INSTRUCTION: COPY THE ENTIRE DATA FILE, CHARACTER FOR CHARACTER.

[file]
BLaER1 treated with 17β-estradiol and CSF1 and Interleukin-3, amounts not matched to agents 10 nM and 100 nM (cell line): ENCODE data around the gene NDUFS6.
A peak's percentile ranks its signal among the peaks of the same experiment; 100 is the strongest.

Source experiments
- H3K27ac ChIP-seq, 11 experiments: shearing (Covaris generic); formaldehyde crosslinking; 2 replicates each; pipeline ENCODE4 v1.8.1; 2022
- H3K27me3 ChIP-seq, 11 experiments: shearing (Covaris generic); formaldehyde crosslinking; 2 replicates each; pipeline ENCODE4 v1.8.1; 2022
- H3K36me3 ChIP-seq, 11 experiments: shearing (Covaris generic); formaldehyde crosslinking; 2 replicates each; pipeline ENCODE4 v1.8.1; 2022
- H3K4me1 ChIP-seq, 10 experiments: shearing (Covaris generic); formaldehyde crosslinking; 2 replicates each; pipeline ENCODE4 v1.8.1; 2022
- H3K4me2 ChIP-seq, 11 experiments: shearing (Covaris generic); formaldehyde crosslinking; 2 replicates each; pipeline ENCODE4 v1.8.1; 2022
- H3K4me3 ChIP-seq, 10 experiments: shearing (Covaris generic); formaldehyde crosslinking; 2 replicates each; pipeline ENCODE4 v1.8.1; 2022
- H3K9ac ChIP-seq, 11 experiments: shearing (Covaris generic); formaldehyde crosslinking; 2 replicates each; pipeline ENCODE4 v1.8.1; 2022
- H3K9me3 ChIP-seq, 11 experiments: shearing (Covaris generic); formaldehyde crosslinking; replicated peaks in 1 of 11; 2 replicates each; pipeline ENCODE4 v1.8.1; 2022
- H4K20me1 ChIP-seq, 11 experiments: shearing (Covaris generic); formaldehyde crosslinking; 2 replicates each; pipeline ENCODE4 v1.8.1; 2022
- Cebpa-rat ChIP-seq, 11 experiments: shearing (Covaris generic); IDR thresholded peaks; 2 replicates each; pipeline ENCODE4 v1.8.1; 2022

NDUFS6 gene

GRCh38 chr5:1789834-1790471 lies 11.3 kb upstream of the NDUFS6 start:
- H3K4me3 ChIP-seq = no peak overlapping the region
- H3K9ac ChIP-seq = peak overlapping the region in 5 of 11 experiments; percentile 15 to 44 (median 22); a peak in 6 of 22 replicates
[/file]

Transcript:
BLaER1 treated with 17β-estradiol and CSF1 and Interleukin-3, amounts not matched to agents 10 nM and 100 nM (cell line): ENCODE data around the gene NDUFS6.
A peak's percentile ranks its signal among the peaks of the same experiment; 100 is the strongest.

Source experiments
- H3K27ac ChIP-seq, 11 experiments: shearing (Covaris generic); formaldehyde crosslinking; 2 replicates each; pipeline ENCODE4 v1.8.1; 2022
- H3K27me3 ChIP-seq, 11 experiments: shearing (Covaris generic); formaldehyde crosslinking; 2 replicates each; pipeline ENCODE4 v1.8.1; 2022
- H3K36me3 ChIP-seq, 11 experiments: shearing (Covaris generic); formaldehyde crosslinking; 2 replicates each; pipeline ENCODE4 v1.8.1; 2022
- H3K4me1 ChIP-seq, 10 experiments: shearing (Covaris generic); formaldehyde crosslinking; 2 replicates each; pipeline ENCODE4 v1.8.1; 2022
- H3K4me2 ChIP-seq, 11 experiments: shearing (Covaris generic); formaldehyde crosslinking; 2 replicates each; pipeline ENCODE4 v1.8.1; 2022
- H3K4me3 ChIP-seq, 10 experiments: shearing (Covaris generic); formaldehyde crosslinking; 2 replicates each; pipeline ENCODE4 v1.8.1; 2022
- H3K9ac ChIP-seq, 11 experiments: shearing (Covaris generic); formaldehyde crosslinking; 2 replicates each; pipeline ENCODE4 v1.8.1; 2022
- H3K9me3 ChIP-seq, 11 experiments: shearing (Covaris generic); formaldehyde crosslinking; replicated peaks in 1 of 11; 2 replicates each; pipeline ENCODE4 v1.8.1; 2022
- H4K20me1 ChIP-seq, 11 experiments: shearing (Covaris generic); formaldehyde crosslinking; 2 replicates each; pipeline ENCODE4 v1.8.1; 2022
- Cebpa-rat ChIP-seq, 11 experiments: shearing (Covaris generic); IDR thresholded peaks; 2 replicates each; pipeline ENCODE4 v1.8.1; 2022

NDUFS6 gene

GRCh38 chr5:1789834-1790471 lies 11.3 kb upstream of the NDUFS6 start:
- H3K4me3 ChIP-seq = no peak overlapping the region
- H3K9ac ChIP-seq = peak overlapping the region in 5 of 11 experiments; percentile 15 to 44 (median 22); a peak in 6 of 22 replicates